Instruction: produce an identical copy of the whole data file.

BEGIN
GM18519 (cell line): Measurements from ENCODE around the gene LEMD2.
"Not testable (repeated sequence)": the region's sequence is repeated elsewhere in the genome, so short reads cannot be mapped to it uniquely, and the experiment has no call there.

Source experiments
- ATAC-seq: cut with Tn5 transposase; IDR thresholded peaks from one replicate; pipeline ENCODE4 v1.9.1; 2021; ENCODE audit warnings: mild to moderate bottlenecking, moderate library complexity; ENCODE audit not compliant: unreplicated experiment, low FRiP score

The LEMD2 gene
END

GM18519 (cell line): Measurements from ENCODE around the gene LEMD2.
"Not testable (repeated sequence)": the region's sequence is repeated elsewhere in the genome, so short reads cannot be mapped to it uniquely, and the experiment has no call there.

Source experiments
- ATAC-seq: cut with Tn5 transposase; IDR thresholded peaks from one replicate; pipeline ENCODE4 v1.9.1; 2021; ENCODE audit warnings: mild to moderate bottlenecking, moderate library complexity; ENCODE audit not compliant: unreplicated experiment, low FRiP score

The LEMD2 gene